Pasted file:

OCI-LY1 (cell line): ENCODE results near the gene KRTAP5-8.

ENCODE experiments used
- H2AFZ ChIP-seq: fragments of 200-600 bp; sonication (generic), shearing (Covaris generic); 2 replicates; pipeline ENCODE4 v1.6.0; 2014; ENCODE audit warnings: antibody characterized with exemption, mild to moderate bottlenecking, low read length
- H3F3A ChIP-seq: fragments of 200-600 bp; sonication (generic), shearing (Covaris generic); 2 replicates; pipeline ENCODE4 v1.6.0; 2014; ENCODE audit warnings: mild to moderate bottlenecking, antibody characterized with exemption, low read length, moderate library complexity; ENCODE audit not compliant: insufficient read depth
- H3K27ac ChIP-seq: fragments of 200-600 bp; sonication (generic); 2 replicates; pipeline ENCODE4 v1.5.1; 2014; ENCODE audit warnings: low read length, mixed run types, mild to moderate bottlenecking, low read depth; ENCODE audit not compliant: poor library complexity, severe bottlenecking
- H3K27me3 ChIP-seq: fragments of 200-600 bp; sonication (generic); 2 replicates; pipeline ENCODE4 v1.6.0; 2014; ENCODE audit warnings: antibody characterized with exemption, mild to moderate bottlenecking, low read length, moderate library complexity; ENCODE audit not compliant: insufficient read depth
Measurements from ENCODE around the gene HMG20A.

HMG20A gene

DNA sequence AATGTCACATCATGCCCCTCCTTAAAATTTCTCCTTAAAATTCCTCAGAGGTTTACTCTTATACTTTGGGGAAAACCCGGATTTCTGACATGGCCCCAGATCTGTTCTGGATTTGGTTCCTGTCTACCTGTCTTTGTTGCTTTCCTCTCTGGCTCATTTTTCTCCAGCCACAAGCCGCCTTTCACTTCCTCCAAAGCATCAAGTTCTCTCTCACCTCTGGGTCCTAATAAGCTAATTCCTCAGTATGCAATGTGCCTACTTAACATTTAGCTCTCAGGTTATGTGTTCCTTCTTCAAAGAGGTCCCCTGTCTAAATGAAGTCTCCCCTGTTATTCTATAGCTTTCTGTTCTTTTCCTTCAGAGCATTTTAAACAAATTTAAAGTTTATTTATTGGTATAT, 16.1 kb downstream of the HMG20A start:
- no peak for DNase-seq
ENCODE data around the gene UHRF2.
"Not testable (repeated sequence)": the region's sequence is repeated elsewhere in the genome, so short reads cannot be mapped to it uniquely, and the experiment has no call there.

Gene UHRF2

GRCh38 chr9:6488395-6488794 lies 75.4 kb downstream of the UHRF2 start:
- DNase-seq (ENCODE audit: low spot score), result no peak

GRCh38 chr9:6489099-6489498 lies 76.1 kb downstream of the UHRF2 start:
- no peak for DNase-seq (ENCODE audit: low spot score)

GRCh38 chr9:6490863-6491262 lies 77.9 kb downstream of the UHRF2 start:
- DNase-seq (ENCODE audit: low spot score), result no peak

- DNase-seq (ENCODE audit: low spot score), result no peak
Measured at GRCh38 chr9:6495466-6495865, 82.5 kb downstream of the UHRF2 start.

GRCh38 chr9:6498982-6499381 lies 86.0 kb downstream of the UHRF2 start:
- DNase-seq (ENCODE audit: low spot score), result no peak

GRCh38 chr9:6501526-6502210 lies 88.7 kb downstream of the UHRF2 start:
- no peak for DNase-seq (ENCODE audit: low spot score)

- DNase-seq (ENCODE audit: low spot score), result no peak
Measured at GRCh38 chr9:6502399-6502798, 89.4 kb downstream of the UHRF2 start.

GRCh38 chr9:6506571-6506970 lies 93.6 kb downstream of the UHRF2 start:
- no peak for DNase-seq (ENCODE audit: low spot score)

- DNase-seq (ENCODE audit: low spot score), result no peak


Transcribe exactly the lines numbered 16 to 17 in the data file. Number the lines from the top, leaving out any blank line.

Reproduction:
GRCh38 chr9:6489099-6489498 lies 76.1 kb downstream of the UHRF2 start:
- no peak for DNase-seq (ENCODE audit: low spot score)